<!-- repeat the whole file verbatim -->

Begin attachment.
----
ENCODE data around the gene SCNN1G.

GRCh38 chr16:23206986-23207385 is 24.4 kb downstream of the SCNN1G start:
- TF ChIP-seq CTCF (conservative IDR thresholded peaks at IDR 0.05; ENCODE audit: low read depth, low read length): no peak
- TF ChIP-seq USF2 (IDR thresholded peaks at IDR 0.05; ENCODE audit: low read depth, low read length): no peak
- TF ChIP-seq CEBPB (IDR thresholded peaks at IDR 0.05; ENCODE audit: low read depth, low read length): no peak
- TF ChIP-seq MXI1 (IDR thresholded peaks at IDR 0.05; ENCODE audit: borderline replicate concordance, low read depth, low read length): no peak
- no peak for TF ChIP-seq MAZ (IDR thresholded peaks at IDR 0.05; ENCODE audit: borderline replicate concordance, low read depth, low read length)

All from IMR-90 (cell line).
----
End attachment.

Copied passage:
ENCODE data around the gene SCNN1G.

GRCh38 chr16:23206986-23207385 is 24.4 kb downstream of the SCNN1G start:
- TF ChIP-seq CTCF (conservative IDR thresholded peaks at IDR 0.05; ENCODE audit: low read depth, low read length): no peak
- TF ChIP-seq USF2 (IDR thresholded peaks at IDR 0.05; ENCODE audit: low read depth, low read length): no peak
- TF ChIP-seq CEBPB (IDR thresholded peaks at IDR 0.05; ENCODE audit: low read depth, low read length): no peak
- TF ChIP-seq MXI1 (IDR thresholded peaks at IDR 0.05; ENCODE audit: borderline replicate concordance, low read depth, low read length): no peak
- no peak for TF ChIP-seq MAZ (IDR thresholded peaks at IDR 0.05; ENCODE audit: borderline replicate concordance, low read depth, low read length)

All from IMR-90 (cell line).